“Maintaining adequate levels of vitamin D is important, but there appears to be no benefit in supplementation beyond a threshold level,” he adds.
The study appears in
The researchers initially gathered data from the UK Biobank, the European Prospective Investigation into Cancer and Nutrition Cardiovascular Disease study, and 31 studies from the Vitamin D Studies Collaboration.
Altogether, they analyzed health data from 386,406 middle-aged individuals with European ancestry. Each was followed for an average of 9.5 years, underwent 25-hydroxyvitamin D (25(OH)D) measurements, and did not have cardiovascular disease at baseline.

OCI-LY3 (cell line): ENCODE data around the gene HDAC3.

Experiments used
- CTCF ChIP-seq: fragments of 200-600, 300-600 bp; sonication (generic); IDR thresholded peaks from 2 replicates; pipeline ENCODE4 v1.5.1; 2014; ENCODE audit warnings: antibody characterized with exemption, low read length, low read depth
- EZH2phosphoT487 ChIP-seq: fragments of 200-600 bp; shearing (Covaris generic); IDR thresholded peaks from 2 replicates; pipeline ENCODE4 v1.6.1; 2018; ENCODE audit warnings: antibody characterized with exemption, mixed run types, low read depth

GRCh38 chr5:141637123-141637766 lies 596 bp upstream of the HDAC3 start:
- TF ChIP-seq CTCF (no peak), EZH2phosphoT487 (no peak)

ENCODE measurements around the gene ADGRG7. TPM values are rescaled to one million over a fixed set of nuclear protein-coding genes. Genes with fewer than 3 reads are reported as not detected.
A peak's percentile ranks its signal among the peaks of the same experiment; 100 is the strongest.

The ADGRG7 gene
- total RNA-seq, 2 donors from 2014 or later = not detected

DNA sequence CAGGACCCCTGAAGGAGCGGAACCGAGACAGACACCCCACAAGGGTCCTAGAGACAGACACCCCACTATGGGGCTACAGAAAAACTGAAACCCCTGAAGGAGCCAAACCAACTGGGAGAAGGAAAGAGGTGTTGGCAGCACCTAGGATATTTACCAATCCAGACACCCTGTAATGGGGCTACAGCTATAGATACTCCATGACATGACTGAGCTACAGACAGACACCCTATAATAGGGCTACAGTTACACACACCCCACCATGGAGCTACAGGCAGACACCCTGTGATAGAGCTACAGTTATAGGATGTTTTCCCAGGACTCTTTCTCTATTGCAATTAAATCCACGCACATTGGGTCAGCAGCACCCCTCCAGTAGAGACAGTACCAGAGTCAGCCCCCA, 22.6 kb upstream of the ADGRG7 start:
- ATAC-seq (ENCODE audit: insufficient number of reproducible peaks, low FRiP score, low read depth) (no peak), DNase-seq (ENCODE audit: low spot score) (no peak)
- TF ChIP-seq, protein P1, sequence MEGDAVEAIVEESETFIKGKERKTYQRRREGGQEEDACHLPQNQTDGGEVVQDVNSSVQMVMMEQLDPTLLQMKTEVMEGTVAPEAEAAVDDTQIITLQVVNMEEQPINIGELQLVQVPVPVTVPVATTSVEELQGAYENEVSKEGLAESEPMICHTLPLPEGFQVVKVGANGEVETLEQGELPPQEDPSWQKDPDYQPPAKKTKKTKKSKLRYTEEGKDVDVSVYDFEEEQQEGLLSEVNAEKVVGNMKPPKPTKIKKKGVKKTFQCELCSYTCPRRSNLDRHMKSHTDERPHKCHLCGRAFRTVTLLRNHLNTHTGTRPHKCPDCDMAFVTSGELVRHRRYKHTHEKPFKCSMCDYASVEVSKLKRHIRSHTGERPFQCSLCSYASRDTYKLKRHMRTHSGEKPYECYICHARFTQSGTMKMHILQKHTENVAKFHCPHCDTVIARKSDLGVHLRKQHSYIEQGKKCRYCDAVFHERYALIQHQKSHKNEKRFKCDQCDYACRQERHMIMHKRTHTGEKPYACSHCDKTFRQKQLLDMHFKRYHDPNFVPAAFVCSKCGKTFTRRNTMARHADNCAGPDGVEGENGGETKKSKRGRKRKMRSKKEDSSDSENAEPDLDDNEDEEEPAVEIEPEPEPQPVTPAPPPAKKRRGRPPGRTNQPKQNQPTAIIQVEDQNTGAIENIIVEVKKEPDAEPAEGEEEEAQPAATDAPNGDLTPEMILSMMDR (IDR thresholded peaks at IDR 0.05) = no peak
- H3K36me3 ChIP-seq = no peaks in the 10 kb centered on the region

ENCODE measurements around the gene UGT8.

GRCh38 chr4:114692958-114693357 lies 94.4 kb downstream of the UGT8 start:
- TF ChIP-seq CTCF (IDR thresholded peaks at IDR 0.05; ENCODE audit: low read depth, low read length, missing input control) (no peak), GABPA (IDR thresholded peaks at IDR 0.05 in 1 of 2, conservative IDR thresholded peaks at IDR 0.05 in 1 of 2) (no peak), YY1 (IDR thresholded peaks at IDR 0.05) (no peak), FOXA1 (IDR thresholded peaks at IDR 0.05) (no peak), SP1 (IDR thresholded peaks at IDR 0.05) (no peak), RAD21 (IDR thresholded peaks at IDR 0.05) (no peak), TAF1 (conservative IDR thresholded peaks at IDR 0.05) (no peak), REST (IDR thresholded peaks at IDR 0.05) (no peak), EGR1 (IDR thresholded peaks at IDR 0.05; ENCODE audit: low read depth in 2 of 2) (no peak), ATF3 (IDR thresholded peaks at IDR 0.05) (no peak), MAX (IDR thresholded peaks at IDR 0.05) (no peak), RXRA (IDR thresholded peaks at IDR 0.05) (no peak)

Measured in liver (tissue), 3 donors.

25(OH)D is the major circulating form of vitamin D in the body. It is measured via blood test to indicate vitamin D supply in the body from sunlight and nutrition.
Over the study period, 33,546 people developed coronary heart disease, 18,166 people had a stroke, and 27, 885 people died.
To understand the role of vitamin D levels in these health outcomes, the researchers investigated the participants’ inherited genetic variants predisposing them to higher vitamin D levels and analyzed their 25(OH)D measurements.
Similarly to authors of other studies, they found no link between genetic predisposition to higher vitamin D levels and coronary heart disease, stroke, or death.
However, among those with vitamin D deficiency, defined as lower than 25 nanomoles per liter (nmol/l), the researchers identified a strong link between genetic predisposition to higher vitamin D levels and a lower mortality risk.